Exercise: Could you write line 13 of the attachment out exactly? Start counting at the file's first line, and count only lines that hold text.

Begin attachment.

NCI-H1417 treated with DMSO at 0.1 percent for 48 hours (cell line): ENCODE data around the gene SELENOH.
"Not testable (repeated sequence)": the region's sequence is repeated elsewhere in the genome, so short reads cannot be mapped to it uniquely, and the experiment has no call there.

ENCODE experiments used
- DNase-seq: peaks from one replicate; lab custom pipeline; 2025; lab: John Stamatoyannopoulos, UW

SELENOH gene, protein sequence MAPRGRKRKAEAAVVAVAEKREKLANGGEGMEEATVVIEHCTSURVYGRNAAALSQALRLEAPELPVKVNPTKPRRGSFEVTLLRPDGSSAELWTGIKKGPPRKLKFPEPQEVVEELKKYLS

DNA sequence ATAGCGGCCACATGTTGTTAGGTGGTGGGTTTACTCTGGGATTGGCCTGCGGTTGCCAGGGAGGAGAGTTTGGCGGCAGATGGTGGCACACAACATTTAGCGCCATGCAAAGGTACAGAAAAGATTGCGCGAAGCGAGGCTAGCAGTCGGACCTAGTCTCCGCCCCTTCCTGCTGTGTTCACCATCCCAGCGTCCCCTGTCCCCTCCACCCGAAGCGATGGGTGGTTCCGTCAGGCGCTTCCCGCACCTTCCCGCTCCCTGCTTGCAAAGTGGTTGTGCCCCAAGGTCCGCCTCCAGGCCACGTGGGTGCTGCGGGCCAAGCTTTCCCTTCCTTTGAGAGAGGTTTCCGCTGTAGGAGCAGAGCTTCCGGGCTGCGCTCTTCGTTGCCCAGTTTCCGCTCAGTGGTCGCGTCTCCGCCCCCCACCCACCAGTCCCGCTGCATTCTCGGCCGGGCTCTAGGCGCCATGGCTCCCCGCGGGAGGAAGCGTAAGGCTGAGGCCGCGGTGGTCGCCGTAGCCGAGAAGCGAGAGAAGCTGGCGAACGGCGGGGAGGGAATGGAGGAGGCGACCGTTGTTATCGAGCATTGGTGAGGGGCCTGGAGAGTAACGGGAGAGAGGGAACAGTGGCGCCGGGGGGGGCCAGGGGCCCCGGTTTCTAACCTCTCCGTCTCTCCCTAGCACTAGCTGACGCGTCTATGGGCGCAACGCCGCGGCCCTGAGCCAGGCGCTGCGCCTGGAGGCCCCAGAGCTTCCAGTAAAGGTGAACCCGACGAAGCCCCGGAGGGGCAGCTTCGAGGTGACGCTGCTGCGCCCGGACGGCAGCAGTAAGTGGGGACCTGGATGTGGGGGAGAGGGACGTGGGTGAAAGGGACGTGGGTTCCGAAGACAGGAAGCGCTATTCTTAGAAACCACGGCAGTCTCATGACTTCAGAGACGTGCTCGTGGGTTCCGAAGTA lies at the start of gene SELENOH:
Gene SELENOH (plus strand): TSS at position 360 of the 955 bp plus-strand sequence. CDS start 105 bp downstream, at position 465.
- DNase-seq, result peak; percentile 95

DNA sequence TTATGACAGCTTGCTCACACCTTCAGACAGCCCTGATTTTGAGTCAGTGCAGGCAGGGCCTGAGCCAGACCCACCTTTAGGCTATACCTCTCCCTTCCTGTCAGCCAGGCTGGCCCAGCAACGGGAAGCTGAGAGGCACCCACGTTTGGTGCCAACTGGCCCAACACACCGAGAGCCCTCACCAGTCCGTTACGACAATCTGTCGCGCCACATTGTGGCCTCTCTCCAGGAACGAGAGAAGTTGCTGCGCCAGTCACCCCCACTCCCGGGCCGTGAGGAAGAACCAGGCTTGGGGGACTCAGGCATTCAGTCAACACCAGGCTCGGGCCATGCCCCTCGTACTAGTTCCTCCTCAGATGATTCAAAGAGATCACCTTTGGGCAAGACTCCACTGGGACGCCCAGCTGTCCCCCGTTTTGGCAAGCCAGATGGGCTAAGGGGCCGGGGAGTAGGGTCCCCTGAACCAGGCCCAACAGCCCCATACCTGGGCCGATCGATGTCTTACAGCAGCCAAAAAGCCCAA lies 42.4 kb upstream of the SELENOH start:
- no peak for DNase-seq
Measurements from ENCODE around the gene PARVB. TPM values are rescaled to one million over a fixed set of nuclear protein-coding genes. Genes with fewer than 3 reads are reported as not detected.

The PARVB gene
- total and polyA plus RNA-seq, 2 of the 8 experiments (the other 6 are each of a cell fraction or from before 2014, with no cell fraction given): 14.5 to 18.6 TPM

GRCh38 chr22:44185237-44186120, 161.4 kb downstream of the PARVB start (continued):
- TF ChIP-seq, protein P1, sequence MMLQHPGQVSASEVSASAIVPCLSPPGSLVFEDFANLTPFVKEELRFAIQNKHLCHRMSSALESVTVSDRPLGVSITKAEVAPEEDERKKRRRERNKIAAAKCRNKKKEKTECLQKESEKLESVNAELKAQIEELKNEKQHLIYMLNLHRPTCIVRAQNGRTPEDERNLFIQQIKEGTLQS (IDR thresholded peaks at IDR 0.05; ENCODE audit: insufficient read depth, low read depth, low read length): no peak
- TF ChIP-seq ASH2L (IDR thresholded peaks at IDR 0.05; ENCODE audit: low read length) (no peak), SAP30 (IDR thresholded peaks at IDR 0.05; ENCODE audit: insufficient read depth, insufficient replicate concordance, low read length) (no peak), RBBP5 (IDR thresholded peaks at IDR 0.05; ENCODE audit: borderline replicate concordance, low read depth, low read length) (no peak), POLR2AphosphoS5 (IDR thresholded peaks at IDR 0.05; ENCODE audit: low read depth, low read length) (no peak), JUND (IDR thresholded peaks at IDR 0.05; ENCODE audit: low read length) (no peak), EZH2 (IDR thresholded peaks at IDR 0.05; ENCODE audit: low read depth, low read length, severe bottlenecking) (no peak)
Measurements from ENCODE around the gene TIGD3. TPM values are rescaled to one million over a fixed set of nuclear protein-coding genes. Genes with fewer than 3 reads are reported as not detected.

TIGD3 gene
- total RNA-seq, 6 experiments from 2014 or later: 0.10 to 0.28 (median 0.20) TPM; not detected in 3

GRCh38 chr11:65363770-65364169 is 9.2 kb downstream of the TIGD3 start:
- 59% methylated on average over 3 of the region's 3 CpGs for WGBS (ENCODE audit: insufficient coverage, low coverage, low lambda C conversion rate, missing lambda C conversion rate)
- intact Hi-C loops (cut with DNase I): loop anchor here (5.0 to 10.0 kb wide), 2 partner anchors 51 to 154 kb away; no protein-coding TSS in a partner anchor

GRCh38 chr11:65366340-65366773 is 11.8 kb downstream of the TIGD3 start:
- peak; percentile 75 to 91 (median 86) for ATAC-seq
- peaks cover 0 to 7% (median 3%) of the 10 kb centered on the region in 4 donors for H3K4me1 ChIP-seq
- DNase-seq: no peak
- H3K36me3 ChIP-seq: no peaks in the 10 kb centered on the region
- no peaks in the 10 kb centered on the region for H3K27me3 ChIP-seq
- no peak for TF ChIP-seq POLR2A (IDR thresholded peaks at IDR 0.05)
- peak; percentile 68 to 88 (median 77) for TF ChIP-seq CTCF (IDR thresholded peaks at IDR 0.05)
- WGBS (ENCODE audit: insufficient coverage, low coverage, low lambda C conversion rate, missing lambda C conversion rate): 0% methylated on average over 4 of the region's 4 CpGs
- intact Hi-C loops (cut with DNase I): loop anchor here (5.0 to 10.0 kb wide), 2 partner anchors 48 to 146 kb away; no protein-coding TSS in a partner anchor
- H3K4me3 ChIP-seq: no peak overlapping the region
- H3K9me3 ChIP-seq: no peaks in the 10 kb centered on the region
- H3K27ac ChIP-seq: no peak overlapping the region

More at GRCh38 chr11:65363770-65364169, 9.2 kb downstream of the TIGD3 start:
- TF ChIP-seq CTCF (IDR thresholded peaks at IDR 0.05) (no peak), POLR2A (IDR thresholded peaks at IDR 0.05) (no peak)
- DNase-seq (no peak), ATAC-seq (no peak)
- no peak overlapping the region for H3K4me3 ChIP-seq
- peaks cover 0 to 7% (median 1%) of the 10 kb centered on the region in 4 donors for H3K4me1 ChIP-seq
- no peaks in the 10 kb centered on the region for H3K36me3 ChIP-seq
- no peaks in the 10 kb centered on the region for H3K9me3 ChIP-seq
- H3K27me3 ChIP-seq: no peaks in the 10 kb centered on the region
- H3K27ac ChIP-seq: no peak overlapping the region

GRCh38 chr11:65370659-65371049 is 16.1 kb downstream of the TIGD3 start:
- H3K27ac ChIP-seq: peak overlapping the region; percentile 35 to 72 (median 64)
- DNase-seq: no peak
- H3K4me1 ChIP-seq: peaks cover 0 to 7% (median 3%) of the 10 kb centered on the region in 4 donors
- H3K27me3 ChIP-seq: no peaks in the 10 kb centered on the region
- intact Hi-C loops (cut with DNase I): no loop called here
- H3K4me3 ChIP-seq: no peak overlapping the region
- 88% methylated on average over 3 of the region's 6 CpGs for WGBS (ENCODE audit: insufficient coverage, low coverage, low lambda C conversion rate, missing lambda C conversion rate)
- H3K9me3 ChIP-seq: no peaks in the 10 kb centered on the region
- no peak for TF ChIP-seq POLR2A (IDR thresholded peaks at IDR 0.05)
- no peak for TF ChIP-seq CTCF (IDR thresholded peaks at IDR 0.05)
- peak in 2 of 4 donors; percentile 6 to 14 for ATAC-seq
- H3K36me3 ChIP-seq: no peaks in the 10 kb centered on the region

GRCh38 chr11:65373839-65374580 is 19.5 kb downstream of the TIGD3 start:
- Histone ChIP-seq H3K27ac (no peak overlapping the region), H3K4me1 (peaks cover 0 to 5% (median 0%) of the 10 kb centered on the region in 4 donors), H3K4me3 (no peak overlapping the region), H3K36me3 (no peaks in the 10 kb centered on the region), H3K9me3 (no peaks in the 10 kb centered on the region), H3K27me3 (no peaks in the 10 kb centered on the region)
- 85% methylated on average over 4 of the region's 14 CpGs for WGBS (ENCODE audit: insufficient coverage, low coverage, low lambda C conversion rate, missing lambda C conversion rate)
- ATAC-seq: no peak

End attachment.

- total and polyA plus RNA-seq, 2 of the 8 experiments (the other 6 are each of a cell fraction or from before 2014, with no cell fraction given): 14.5 to 18.6 TPM